Politico takes a look at the Media Bubble that gave us the false impression that Trump couldn’t possibly win. The trends that created that bubble are still in place and the movement of jobs away from local news organizations to the Internet has done nothing to shrink it.
My local newspaper has shed jobs, pages and local content all the while pretending this isn’t happening. Whenever I actually pick up a copy to read I’m always struck by how much of the content is sourced from USA Today and other national news organizations. All of which are based securely in the Media Bubble.
Let’s be honest with ourselves, the United States is clinically insane. Proof: “Pizzagate” claims that Democratic operatives placing orders at Comet Ping Pong were actually using code to talk about underage prostitutes.
In the past something this bizarre would simply be comedic fodder, but now it’s taken as truth to the point that someone would show up at Comet Ping Pong with an assault rifle to “self-investigate”. This country needs counseling and possibly medication.
Columbia Journalism Review believes that Journalism’s delivery system, not the coverage itself, is broken.
Let me make this point through an analogy. A trial usually consists two competing legal arguments, both grounded in facts, otherwise known as evidence. What if technology suddenly allowed 50 different lawyers to present competing narratives to the jury? And what if evidence requirements were eliminated, such that some of the lawyers presented their arguments based on traditional evidentiary standards, while others felt liberated to make things up. Would we blame the jury members if they were unable to render an informed verdict?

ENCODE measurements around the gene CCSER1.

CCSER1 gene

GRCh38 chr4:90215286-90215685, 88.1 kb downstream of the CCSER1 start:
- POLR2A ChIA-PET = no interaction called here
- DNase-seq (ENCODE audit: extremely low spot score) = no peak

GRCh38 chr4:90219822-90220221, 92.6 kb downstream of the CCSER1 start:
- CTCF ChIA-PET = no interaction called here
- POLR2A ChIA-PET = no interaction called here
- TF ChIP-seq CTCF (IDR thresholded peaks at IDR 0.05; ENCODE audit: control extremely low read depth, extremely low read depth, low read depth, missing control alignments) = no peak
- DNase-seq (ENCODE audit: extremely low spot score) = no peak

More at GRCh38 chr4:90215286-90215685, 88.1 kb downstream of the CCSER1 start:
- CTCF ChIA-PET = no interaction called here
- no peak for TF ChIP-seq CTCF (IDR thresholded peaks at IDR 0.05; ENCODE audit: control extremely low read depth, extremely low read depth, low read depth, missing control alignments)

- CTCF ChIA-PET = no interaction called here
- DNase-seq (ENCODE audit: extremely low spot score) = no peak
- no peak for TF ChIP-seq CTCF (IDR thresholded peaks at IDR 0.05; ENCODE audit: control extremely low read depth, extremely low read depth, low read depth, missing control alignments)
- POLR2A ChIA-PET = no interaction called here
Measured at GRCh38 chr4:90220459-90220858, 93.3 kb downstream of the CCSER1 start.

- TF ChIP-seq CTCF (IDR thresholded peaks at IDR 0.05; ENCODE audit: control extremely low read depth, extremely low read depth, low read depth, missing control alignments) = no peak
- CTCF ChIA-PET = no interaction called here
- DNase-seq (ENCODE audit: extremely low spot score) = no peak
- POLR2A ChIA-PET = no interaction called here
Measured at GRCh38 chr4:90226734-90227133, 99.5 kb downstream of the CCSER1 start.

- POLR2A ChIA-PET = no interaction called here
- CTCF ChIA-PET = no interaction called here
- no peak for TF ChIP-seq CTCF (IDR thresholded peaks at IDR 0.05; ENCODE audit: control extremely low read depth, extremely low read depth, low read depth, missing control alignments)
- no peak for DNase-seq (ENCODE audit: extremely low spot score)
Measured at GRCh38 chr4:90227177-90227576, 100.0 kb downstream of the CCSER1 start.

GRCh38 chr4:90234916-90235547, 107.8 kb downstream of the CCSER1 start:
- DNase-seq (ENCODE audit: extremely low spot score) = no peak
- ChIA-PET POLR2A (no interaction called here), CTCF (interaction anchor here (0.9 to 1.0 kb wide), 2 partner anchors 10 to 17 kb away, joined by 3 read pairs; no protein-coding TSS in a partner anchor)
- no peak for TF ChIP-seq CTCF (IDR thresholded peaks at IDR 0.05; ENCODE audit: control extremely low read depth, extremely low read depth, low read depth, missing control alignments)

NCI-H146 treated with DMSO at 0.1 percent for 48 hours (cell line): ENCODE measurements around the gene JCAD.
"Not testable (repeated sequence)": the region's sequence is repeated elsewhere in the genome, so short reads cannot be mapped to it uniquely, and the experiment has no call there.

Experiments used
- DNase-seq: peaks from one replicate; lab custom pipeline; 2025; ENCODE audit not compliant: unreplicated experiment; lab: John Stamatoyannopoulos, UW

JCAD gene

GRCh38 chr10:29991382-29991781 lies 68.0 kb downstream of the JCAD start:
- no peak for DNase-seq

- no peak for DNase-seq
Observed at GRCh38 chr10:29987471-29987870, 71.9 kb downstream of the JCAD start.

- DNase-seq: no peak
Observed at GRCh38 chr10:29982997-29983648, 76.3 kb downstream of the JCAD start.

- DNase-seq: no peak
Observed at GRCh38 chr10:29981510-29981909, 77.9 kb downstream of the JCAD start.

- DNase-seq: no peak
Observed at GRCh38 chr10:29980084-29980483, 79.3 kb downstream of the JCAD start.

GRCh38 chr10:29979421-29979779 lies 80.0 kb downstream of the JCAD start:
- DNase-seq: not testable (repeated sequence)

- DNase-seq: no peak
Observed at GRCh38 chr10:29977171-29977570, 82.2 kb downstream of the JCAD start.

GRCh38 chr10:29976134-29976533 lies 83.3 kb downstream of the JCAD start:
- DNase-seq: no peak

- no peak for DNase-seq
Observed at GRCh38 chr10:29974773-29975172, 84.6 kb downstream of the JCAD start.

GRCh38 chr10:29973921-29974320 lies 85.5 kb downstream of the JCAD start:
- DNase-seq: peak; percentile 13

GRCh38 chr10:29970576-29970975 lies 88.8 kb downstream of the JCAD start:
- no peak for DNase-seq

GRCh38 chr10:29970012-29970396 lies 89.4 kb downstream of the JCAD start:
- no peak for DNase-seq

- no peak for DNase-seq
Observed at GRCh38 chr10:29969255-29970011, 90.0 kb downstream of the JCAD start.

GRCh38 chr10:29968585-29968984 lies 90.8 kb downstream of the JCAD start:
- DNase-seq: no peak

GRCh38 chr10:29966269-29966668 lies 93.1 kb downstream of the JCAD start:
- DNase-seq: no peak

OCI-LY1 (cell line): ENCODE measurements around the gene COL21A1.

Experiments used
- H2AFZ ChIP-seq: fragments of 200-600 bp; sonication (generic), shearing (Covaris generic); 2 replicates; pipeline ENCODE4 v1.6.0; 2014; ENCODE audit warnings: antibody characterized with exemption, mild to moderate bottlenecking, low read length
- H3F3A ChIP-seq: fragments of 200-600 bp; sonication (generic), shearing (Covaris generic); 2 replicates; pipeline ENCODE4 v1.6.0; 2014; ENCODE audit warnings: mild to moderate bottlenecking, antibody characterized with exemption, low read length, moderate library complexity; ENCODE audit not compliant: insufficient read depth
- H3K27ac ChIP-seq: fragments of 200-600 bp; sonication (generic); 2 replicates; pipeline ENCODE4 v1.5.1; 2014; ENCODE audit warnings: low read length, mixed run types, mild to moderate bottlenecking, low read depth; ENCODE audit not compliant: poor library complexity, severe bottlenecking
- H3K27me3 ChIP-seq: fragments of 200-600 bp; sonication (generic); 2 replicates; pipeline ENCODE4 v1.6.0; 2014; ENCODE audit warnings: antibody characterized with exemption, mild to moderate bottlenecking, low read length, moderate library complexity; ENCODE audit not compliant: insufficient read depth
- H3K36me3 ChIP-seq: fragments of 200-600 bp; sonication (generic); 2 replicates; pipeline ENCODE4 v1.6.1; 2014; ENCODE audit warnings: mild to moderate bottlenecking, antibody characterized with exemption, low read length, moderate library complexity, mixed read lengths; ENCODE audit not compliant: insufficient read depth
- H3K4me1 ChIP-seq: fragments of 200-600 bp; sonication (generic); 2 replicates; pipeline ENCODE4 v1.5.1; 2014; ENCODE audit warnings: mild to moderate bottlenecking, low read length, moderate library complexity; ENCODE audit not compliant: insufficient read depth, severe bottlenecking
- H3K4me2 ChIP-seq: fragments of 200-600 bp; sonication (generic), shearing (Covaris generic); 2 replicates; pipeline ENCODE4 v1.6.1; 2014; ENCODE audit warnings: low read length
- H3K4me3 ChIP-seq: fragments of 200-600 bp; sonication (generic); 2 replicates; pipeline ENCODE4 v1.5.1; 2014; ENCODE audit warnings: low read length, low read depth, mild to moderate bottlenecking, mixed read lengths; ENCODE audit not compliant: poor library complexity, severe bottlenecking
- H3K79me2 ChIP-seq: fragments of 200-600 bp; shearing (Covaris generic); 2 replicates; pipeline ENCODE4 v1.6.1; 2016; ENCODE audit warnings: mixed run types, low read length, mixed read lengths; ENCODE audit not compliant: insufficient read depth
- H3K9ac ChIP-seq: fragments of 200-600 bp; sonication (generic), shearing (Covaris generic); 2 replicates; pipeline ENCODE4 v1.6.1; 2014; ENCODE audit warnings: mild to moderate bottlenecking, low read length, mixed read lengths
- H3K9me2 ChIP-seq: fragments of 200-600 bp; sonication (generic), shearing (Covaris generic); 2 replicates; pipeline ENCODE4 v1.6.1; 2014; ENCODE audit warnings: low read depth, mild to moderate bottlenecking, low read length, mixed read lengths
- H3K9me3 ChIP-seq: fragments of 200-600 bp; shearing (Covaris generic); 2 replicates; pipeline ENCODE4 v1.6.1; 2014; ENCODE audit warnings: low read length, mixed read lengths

This analogy seems plausible on the surface, but the evidence requirements part is where it falls apart. During a trial lawyers present all kinds of evidence, including some that may or may not be true. When that happens and when that untruth is detected we don’t blame the court, we blame the lawyers who presented it. Those lawyers may face civil penalties as well as penalties from their bar association both of which will affect their ability to continue to work in law.
So I offer an alternative opinion: Journalism is broken, period. It missed the transition from a heavily-controlled trickle of information via print, television and radio to an uncontrolled torrent that the end-user gets to filter. Journalists are no longer in charge of determining what’s true and false, we are. If anything, the delivery system has never worked better in human history.
It’s not a question of guilt or innocence. There is ample evidence including (possibly) a confession. The real task of the jury in the Marathon bomber’s trial is determining whether or not he will be executed. Will they let their collective anger drive them or will they look at the evidence and the circumstances and decide? Is this something we can trust anyone from Boston to do?
I’ll be honest and say I don’t know and won’t even hazard a guess. We’ll just have to wait and see.